In Newfoundland, Labour Day Weekend means a long weekend getaway around the bay in a tent or cabin, an escape from work, but the luxury of a short work week every September started with a big riot in the streets of Toronto, circa 1872, by people working 6-day, 60+-hour work weeks.
The second half of the 1800s were a troublesome time for Canada’s average worker bee. If you think the 40-hour work week sucks, or that your boss is a hardass about you showing up late on Mondays, these folks were fighting to get the work week reduced to 54 hours, in an era where unions were illegal, for fear they’d disrupt trade.
With immigration spiking and rural folks moving into town, cities were getting crowded, and jobs were not easy to come by. It didn’t help that machinery was replacing workers, so people’s trades were becoming redundant.
Workers who did have work during these hard times were finding their voice and concerns muted and moot — there were enough people looking for work that it was expected employees would just shut up whining and do their job, or they’d be replaced with a less troublesome worker.
Ultimately, no one was comfortable speaking out against low wages, brutally long work weeks, and disturbing working conditions or health or safety hazards. Yet, for years, the folks under the banner of “The Toronto Trades Assembly” kept lobbying their employers for a shorter work week.
Sick of deaf ears about their demands, and their subsequent threat to strike, a pile of workers at printers in Toronto went on strike on March 25th, 1872, absolutely crippling Toronto’s printing industry, and spurring other over-worked Torontonians into revolt.
A Toronto newspaper being directly affected by its striking workers did not relent. Instead, its founder (George Brown) simply brought in workers from nearby towns, then took legal action against the strike’s leaders — who were subsequently charged and imprisoned for “Criminal Conspiracy to Disrupt Trade.”
On April 14th, 2,000 workers took to the streets in a show of solidarity, and by the time their march ended, the mob of mad workers totalled 10,000 people. That’s 1 in 10 people working in Toronto at the time. This became known as “The Nine-Hour Movement,” and the revolt started taking root in other Canadian cities, where a shorter work week became the principle demand of the Canadian workforce, coast to coast.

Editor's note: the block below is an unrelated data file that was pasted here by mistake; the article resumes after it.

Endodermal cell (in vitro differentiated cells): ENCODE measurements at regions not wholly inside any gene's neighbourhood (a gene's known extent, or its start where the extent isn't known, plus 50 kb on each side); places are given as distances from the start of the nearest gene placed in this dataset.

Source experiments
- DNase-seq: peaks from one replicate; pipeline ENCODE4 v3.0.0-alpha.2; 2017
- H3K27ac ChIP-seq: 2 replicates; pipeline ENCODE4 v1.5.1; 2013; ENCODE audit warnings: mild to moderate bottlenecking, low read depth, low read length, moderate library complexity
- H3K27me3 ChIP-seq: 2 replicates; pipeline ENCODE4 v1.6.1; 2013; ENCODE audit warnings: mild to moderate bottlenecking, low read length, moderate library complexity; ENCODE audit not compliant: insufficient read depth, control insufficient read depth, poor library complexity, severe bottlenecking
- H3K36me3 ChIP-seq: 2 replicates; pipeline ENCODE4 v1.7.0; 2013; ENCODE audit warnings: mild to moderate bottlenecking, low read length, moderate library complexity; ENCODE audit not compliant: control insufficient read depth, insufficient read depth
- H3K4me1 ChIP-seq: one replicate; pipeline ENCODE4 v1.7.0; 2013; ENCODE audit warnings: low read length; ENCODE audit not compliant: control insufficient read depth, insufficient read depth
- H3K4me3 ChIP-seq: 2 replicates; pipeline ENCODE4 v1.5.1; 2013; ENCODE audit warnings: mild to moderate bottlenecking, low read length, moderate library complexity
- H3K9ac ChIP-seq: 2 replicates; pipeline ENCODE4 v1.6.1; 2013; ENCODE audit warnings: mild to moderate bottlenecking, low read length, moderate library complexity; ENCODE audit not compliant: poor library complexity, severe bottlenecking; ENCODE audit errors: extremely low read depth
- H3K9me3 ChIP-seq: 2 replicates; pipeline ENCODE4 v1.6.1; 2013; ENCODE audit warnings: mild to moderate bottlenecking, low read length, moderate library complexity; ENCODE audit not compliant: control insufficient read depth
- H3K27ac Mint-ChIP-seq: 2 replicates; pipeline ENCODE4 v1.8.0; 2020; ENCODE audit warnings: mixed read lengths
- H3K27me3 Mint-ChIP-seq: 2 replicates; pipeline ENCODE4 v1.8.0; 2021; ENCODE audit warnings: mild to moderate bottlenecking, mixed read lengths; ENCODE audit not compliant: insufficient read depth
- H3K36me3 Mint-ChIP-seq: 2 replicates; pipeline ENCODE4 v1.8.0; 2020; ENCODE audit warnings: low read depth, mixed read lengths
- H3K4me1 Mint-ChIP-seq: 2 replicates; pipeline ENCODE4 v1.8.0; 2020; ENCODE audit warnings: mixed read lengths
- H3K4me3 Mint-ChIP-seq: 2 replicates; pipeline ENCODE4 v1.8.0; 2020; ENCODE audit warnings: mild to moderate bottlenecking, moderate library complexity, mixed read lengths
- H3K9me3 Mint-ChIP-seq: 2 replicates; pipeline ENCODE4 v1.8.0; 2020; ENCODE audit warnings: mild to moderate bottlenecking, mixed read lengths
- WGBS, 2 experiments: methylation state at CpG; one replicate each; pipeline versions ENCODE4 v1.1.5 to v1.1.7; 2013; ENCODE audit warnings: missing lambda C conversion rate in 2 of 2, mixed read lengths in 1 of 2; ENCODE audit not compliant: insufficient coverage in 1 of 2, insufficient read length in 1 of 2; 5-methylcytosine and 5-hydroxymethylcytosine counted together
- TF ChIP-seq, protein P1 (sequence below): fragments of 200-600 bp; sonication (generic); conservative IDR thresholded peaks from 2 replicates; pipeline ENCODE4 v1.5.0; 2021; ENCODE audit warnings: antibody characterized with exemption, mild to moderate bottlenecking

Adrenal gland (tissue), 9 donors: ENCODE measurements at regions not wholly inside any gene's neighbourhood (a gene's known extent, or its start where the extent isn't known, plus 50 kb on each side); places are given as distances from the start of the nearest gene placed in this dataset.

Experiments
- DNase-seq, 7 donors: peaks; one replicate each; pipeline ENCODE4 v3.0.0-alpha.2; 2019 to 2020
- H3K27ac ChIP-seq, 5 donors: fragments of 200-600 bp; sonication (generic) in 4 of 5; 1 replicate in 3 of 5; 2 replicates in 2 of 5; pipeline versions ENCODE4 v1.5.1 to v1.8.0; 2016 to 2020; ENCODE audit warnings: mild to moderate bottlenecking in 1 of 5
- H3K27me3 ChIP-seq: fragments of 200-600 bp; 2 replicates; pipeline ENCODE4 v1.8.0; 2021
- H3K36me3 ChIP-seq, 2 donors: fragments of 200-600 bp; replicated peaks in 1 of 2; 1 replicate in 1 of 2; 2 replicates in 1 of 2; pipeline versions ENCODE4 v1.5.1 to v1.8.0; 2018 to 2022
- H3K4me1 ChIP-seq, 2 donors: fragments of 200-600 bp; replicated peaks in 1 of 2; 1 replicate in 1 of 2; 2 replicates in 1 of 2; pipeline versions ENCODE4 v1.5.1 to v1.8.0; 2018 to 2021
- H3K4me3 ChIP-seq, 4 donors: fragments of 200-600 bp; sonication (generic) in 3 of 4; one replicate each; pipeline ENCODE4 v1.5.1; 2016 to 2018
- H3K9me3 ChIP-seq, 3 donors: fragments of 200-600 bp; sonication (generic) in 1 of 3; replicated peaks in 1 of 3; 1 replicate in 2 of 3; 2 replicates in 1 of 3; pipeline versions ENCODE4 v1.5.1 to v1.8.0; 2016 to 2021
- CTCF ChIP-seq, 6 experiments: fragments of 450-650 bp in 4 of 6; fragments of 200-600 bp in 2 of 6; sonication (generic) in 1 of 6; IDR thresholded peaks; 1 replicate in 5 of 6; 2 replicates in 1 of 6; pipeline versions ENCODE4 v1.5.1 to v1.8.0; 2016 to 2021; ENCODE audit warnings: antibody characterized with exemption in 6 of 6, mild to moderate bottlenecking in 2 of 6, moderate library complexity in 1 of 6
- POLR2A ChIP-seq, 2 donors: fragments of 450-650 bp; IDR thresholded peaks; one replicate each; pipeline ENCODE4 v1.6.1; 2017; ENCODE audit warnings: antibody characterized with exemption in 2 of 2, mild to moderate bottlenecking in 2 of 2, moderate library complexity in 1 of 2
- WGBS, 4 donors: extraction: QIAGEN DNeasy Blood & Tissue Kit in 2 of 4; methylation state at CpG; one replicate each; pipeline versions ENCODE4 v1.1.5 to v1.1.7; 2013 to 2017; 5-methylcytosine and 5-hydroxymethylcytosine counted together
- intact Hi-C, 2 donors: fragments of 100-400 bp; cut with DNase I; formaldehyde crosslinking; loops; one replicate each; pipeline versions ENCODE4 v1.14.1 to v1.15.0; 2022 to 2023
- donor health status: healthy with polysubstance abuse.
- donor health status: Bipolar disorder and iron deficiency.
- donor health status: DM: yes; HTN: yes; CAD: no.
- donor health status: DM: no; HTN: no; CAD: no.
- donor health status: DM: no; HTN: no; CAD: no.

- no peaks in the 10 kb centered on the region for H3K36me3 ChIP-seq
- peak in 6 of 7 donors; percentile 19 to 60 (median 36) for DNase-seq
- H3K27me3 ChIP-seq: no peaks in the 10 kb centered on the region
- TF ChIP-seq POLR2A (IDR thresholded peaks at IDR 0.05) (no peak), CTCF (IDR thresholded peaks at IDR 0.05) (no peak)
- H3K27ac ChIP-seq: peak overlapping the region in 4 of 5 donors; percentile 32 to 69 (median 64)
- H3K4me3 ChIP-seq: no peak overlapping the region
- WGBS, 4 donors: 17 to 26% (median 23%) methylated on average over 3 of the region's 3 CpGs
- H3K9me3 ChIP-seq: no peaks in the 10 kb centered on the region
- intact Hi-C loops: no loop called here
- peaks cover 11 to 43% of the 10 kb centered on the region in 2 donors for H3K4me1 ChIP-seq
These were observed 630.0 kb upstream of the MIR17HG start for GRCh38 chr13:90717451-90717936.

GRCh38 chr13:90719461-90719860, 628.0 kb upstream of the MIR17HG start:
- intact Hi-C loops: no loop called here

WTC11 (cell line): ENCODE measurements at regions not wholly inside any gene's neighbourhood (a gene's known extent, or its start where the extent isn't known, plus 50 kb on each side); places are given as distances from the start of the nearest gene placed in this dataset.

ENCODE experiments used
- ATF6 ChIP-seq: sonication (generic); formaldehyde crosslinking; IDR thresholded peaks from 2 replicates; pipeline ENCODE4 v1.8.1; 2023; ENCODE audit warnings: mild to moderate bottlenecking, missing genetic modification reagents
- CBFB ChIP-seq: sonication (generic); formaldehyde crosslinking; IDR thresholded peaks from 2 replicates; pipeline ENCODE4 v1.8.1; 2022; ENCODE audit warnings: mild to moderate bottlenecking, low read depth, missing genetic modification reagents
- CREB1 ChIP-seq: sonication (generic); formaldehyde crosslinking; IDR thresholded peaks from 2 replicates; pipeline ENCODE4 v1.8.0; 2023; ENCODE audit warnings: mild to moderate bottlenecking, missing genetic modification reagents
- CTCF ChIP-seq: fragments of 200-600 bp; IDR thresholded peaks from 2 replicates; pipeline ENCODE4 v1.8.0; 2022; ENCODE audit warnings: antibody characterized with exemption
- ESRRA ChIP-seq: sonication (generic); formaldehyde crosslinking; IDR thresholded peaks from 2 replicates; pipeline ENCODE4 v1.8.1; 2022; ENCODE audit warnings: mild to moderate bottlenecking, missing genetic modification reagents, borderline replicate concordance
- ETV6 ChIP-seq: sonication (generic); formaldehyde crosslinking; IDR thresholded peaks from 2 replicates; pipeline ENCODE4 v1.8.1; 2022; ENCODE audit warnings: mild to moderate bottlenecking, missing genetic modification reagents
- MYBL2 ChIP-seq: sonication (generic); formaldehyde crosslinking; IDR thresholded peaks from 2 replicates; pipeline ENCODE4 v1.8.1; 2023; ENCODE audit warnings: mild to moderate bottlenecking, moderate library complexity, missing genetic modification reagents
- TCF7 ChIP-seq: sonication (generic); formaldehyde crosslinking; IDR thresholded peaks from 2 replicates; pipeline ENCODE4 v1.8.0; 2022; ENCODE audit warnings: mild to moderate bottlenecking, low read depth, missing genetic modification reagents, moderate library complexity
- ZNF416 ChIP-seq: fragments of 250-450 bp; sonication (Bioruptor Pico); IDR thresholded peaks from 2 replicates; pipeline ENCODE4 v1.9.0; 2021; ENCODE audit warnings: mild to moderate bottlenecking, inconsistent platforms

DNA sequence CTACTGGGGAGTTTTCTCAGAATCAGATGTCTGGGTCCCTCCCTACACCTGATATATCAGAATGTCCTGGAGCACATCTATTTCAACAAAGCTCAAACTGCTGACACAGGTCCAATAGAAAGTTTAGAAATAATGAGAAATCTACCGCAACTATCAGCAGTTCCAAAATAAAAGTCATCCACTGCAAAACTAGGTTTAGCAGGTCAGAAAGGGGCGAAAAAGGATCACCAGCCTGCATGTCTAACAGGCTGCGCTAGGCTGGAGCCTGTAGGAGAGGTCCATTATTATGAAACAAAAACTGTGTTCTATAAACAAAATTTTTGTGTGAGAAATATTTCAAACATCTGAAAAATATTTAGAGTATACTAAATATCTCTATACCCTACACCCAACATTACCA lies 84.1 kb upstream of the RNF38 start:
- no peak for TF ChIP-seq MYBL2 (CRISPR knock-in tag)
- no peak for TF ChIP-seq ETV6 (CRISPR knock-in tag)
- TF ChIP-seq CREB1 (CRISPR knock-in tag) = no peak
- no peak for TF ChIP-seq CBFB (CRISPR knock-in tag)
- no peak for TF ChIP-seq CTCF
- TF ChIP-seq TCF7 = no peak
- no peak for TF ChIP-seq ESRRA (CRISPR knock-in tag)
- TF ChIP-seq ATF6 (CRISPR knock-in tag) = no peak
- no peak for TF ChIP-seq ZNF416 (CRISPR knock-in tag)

Enter Canadian Prime Minister John A. Macdonald. A politician who sides with the people is a politician likely to stay in power, and he saw a real opportunity brewing for Canadians and his own career alike. When he publicly condemned George Brown and Toronto Globe’s actions, he was an instead hit with Canada’s working class.
From here, Macdonald passed the Trade Union Act. In a nutshell, before this act, Canada was still operating under outmoded British law — laws long abolished in Britain — bringing Canada in line with better working conditions for its people. For example, Macdonald’s Act made unions legal in Canada — prior to this act unions were illegal, for being potentially disruptive to trade. The act snowballed into founding the Canadian Labour Congress.
While The Act did not immediately change things for the average worker, it did inspire them: they saw that employers and politicians were taking note of their collective voice and power in numbers. Today’s “Labour Day” has its origins in an annual parade held in support of those rebels in Toronto who were jailed on behalf of all of us being able to be home for supper at 5 on workdays.
The parade became a show celebration for worker’s rights and demands, and different unions marched with their flags held high. These parades became rallies, and in 1894, and the initial plea for shorter work weeks that prompted these annual parades was fittingly declared a national statutory holiday, by Prime Minister Sir John Thompson, so that all of us would always have a short work week near the end of the summer.